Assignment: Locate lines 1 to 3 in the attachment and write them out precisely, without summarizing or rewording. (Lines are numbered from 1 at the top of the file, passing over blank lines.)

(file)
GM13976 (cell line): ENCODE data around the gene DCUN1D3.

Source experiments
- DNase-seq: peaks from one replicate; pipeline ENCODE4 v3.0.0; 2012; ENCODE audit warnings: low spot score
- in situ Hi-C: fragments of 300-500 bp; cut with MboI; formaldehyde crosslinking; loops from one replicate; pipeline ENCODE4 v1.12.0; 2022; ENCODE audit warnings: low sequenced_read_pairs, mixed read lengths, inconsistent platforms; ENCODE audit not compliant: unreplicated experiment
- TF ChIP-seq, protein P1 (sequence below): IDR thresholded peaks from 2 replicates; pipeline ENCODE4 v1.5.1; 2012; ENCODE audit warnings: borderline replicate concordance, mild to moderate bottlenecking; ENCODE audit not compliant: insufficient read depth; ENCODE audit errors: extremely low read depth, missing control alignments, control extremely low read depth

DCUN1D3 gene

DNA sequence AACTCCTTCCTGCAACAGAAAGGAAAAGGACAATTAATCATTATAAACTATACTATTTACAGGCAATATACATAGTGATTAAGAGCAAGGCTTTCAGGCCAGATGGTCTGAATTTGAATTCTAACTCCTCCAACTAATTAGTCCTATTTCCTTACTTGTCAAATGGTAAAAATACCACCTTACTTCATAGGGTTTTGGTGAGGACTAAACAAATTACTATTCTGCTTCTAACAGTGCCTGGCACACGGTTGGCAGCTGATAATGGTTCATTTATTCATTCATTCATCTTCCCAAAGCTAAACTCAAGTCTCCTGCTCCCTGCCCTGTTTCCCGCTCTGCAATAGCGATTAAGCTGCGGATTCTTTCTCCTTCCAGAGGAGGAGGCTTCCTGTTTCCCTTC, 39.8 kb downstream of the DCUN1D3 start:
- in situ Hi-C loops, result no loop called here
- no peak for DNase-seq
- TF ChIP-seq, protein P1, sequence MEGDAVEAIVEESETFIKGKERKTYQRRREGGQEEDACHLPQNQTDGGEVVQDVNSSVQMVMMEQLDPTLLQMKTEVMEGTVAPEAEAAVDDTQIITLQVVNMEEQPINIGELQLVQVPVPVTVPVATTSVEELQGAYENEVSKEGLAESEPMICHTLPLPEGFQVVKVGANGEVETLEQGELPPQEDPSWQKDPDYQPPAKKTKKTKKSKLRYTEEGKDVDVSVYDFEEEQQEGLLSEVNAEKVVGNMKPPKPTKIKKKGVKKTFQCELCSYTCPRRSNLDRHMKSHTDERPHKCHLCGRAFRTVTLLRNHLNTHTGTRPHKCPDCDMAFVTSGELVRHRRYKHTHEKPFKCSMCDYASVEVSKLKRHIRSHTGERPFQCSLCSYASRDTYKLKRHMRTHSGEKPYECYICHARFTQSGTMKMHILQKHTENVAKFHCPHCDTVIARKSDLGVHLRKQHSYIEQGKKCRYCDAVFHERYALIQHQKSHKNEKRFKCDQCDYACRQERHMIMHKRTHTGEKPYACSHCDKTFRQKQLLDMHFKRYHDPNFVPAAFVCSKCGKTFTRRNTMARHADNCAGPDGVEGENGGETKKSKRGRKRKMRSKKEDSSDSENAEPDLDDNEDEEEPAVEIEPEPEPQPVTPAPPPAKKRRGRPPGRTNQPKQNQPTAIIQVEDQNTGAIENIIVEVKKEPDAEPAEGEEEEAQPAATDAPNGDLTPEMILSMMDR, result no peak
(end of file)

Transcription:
GM13976 (cell line): ENCODE data around the gene DCUN1D3.

Source experiments
- DNase-seq: peaks from one replicate; pipeline ENCODE4 v3.0.0; 2012; ENCODE audit warnings: low spot score